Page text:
What took place on the Placencia Peninsula is not unique to the country, but happening all over the world. More and more wildlife is being illegally hunted as desperate times call for desperate measures- parents are trying to find ways to put food on the table, pay bills, etc. But do we continue to turn a blind eye to all the illegal activity and crimes towards wildlife? Because if we do, we WILL wake up one morning and realize everything is gone: all the peccary and gibnut have been hunted, all the parrots have been sold as pets, all the crocs killed for medicinal purposes that have no scientific base, and seeing jaguar pawprints at Cockscomb Basin will become a faint memory of the past. But people need to survive. How can communities and governments further their assistance to those in need so we don’t further the burden on nature that can create future complications in society? We rely on nature for food, clean water, clean air. What we to do nature will be reciprocated – Mother Nature has been illustrating this especially in the last few years with more and stronger hurricanes, drought, warmer summers, longer dry seasons, larger fires, and an increase in zoonotic pandemics (like coronavirus).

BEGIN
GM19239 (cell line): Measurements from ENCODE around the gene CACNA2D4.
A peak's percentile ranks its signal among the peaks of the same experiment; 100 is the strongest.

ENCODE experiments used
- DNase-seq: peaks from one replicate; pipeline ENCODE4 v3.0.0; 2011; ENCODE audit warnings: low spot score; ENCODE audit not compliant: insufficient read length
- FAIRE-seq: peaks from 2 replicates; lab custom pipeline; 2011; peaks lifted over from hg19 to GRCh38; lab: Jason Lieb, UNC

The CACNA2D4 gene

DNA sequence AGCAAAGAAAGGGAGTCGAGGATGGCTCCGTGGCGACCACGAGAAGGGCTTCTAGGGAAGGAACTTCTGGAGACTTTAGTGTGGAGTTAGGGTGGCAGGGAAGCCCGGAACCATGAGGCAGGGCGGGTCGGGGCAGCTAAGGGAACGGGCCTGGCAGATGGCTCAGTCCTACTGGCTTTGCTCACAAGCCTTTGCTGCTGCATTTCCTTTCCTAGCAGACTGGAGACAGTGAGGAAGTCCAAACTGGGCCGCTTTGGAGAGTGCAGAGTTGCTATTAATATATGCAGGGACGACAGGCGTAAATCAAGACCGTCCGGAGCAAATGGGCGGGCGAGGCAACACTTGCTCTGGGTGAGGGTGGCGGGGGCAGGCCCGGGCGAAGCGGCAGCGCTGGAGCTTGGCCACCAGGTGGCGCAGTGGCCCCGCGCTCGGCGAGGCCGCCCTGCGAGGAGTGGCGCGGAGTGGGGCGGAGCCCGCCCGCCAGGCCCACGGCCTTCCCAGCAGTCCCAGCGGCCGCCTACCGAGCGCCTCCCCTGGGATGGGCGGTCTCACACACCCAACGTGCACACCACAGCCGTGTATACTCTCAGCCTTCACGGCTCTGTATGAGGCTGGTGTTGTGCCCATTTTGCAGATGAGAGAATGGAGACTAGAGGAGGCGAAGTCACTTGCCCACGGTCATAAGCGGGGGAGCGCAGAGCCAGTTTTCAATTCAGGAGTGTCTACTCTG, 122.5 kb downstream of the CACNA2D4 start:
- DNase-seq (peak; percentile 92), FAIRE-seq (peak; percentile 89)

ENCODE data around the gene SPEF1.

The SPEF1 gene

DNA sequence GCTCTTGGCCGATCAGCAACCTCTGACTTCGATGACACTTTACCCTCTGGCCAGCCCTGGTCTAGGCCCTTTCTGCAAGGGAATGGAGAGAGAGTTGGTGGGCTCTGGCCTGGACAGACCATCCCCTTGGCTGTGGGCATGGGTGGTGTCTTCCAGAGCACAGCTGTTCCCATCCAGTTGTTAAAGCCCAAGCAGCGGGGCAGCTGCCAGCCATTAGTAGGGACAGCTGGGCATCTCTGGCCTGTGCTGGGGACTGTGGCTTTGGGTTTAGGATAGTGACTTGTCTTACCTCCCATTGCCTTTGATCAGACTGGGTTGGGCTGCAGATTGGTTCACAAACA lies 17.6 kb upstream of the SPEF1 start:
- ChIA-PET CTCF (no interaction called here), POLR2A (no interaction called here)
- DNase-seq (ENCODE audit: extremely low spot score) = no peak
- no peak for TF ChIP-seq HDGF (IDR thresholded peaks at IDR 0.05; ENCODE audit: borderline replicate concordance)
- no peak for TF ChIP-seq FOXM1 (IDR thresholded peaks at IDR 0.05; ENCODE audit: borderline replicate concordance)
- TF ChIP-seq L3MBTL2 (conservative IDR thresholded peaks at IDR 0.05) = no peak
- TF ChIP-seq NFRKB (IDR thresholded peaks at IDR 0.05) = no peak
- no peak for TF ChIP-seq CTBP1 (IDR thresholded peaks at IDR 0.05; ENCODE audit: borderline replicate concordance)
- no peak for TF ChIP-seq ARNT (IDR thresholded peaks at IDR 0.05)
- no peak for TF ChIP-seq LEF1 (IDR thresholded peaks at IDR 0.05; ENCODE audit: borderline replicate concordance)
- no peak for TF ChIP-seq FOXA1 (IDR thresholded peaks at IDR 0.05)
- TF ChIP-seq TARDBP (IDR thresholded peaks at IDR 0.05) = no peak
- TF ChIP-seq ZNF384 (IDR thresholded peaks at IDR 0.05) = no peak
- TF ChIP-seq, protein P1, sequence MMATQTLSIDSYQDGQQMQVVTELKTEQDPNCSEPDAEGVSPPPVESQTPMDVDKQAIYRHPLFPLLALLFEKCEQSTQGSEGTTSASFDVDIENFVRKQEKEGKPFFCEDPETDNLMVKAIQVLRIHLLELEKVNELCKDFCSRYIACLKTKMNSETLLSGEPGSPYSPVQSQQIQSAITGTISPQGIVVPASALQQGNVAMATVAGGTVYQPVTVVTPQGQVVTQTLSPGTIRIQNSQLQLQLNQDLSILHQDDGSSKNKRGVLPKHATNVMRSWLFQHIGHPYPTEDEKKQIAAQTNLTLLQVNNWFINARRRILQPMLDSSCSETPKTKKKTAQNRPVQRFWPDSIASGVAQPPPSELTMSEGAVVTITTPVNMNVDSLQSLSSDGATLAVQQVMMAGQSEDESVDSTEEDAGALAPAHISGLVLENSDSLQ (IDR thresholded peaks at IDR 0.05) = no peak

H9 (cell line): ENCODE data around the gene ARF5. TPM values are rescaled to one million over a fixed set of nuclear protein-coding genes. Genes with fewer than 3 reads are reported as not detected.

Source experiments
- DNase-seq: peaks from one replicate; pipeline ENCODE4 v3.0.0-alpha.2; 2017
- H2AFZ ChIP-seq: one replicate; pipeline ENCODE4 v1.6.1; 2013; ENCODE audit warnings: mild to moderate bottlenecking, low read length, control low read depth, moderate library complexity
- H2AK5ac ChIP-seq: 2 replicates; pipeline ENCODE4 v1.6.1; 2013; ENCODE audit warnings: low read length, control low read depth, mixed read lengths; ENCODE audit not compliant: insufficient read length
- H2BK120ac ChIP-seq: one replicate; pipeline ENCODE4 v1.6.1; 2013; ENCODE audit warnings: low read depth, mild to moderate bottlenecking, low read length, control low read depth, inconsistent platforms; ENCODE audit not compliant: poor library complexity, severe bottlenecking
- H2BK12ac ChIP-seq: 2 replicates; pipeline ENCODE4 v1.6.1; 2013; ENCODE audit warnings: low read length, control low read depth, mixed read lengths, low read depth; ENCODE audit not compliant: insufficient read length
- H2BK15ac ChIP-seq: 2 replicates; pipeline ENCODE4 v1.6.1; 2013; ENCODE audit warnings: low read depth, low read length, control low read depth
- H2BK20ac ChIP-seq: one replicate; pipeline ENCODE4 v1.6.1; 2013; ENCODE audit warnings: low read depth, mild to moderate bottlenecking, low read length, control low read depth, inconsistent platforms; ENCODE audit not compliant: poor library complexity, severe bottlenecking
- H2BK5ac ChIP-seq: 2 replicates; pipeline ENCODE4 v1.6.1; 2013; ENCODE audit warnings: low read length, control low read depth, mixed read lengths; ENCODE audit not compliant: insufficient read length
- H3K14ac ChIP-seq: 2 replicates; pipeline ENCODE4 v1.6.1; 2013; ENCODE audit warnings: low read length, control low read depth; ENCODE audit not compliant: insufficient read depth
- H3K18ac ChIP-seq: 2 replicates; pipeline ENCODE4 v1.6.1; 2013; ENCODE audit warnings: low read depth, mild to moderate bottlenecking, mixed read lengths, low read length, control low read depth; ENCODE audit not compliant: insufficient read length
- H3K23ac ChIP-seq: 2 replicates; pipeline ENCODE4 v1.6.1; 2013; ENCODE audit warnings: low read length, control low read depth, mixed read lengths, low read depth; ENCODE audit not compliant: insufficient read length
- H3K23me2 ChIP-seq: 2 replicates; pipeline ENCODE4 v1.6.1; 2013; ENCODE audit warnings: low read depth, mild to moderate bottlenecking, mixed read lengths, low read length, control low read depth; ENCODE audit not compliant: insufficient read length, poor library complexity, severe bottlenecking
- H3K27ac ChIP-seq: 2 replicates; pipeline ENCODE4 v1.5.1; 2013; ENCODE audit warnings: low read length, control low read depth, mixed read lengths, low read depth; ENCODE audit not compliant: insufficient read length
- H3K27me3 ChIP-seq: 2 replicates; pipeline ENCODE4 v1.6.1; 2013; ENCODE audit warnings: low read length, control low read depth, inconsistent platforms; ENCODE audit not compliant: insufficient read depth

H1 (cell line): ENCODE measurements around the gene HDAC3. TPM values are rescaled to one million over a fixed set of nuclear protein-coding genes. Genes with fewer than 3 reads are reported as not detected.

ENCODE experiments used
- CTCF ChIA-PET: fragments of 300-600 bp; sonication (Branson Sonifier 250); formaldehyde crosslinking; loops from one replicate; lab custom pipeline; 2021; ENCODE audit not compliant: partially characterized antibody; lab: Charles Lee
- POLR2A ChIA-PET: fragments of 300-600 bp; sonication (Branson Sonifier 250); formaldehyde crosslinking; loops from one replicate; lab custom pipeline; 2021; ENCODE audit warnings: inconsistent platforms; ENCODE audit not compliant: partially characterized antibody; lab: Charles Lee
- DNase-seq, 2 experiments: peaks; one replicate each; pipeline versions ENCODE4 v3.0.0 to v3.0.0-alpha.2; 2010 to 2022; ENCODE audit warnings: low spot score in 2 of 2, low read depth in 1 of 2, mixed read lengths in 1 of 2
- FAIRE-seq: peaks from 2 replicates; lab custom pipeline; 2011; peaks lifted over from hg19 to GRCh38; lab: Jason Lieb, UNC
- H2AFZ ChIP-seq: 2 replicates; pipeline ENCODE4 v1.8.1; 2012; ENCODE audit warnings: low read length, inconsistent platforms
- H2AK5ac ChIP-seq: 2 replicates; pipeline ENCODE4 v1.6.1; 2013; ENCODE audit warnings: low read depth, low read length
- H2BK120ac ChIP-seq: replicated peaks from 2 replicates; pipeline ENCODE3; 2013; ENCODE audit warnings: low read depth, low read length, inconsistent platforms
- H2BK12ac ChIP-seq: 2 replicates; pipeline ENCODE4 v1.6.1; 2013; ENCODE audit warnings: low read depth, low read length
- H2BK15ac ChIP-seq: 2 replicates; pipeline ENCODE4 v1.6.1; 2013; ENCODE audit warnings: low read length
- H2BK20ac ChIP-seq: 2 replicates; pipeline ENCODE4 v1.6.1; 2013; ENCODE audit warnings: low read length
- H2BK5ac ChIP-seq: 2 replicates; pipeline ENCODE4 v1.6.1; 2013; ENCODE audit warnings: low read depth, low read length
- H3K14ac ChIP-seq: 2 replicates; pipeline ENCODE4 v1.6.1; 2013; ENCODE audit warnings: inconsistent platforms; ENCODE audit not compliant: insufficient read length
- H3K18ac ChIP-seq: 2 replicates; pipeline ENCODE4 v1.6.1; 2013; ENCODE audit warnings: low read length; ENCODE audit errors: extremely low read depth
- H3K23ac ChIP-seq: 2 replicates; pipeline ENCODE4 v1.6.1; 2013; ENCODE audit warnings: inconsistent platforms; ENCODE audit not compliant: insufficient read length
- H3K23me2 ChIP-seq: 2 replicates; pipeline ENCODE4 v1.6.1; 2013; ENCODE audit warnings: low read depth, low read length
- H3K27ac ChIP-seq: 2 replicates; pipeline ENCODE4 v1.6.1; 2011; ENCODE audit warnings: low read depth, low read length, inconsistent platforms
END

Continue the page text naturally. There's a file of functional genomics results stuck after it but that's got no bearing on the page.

The loss of the crocodile was not just a lost towards the local, countrywide, or regional population of the American crocodile, it was a great loss towards biodiversity of the lagoon and the country. It was a loss towards culture, as wildlife is as every part of culture as is food, dancing, and language. The loss of the crocodile was also a lost for the future generations- of our kids. A quote that has been passed down to me from my Native American side is “We do not inherit the land from our ancestors, we borrow it from our children.” What will we leave our children? What will they say of our actions? At least in 20 years time, I can look my daughter in the eye and say, “I tried.”

There are so many topics in this essay, and each of those topics can be multiple page essays. This is a summary as I did not go into so much detail of a bunch of my thoughts brought about the illegal killing of a Critically Endangered species in Belize, the American crocodile. The discussion of human-wildlife interactions, conservation, wildlife crimes, community involvement, education- it’s a never ending discussion with solutions still in the making— Dr. Marisa Tellez, Co-founder and Director of the CRC

“Numunwari” means sleeping crocodile in a Mayan dialect, the name given to the croc that was hunted illegally from the Placencia Lagoon